Youth and Society (YAS), a civil society organisation (CSO), has taken to task Ministry of Health Principal Secretary Dan Namarika and 11 other officials over the flouting of the law prohibiting employees of a procuring and disposing public entity from bidding for its auctioned assets.
Namalika and other officials bought cars from their ministry in a public auction which Finance Minister Goodall Gondwe described as illegal.
According to information, Namalika bought himself two vehicles—a 15 tonner Iveco lorry registration MG870 AC and a Toyota Hilux D4D—031MG1836 at a value we could not independently verify.
The CSO has since given Namarika seven days to explain why he had and other officials disregarded the public procurement law and bought the vehicles the ministry disposed of.
YAS executive director Charles Kajoloweka said Namarika and the officials acted against Public Procurement and Disposal of Assets (PPDA) Act of 2017, which prohibits employees of disposing public entity from participating in the auction.
In a letter dated January 16 2019 made available to Nyasa Times, YAS is demanding that Namarika supplies it with copes of all relevant documentation, including any notice of a public auction, or tendering in sealed bids, summary of bids received if any, and/or records of the disposal process which out to be kept in terms of Section 32(1) of the Act.
The Attorney General is also requested to indicate if he intends to institute any civil proceedings against the beneficiaries to annul disposals and recover the motor vehicles or proceeds of other further disposal.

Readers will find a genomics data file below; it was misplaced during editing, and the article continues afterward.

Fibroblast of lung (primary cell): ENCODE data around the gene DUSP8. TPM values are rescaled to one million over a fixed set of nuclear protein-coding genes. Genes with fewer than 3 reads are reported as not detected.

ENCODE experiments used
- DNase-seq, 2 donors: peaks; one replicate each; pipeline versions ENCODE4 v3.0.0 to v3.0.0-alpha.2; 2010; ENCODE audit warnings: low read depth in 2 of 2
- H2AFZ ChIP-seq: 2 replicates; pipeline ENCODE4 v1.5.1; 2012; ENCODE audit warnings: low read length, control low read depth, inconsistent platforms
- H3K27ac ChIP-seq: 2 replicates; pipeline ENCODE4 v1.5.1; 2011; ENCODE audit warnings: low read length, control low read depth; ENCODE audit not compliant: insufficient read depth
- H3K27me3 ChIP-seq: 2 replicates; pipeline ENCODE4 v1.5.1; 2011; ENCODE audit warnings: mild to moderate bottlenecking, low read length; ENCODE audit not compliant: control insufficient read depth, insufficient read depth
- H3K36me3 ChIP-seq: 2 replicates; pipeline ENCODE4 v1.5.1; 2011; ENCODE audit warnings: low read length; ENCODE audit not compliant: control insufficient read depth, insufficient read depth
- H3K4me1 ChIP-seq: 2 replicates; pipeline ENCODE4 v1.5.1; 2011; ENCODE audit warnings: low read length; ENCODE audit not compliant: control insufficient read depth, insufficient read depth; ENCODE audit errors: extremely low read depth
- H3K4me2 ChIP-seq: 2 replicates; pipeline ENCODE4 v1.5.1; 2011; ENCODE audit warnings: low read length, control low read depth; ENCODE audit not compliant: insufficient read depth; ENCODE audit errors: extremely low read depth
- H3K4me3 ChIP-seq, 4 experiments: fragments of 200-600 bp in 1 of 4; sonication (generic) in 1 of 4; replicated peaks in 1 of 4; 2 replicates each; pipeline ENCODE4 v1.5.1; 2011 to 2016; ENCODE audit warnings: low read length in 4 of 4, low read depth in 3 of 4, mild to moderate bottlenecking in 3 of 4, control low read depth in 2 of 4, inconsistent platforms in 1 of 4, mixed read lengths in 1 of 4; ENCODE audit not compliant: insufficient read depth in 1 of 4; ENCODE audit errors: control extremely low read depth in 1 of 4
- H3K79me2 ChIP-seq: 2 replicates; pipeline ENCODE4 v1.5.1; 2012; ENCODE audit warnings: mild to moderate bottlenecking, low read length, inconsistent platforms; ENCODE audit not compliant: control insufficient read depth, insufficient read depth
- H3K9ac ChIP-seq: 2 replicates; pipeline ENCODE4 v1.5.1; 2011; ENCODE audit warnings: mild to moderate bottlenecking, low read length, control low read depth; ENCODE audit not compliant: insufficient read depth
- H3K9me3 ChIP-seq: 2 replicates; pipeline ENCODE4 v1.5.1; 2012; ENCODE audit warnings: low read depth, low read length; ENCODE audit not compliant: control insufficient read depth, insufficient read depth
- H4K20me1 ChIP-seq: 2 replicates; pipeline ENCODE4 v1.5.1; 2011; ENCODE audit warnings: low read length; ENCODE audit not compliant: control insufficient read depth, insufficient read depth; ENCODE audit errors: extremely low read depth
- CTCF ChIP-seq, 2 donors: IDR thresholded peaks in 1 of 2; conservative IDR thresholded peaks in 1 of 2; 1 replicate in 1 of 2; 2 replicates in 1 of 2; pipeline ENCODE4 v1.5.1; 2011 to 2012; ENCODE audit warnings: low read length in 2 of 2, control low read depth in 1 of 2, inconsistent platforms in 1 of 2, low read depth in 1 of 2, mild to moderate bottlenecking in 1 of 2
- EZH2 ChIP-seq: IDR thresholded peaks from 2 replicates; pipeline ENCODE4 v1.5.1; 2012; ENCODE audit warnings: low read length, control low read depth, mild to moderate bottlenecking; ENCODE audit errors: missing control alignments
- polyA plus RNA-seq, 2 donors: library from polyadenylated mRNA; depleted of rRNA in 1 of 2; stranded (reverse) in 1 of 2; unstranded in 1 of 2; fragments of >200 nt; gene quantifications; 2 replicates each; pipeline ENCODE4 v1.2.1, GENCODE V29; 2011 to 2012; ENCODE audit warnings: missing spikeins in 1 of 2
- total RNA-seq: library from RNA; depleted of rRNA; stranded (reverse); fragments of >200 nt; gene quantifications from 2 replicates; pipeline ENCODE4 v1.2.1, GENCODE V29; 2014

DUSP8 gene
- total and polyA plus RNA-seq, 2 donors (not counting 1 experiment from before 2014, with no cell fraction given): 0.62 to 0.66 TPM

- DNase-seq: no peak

Kajoloweka has warned that his organisation will take measures to secure the public interest if no satisfactory response is given.
He said YAS has already served Namarika the letter.
According to the Public Procurement and Disposal of Assets (PPDA) Act of 2017, employees and relatives of a disposing public entity are not allowed to participate in the auction.
“A procuring and disposing entity shall not enter into a procurement or disposal contract with its employee, or any close relative of any employee,” reads Section 35 of the new law.
The law particularly emphasises that all disposal proceedings should be conducted in a manner which promotes transparency, accountability and fairness, according to Section 38, which also provides alternative ways of disposing assets.
“Public assets shall be disposed of by open means such as disposal of public auction or tendering with sealed bids…a procuring and disposing entity may, upon obtaining prior approval from the Director General, use alternative means including (a) transfer the asset to another procuring and disposing entity; (b) destruction or writing off of the asset; (c) trade-in; or (d) conversion or classification of asset into another form”
Apart from Namalika, the list of other beneficiaries, according to our sources, ranged from drivers, a member of the Internal Procurement and Disposal Committee, a departmental head and a district health officer.
According to the Public Finance Management framework, disposal of assets is approved by the Chief Secretary, Secretary to Treasury, Accountant General or a Controlling Officer of the disposing entity depending on the nature and value of Assets.
After the approval, valuation for vehicles is normally done by the PVHES.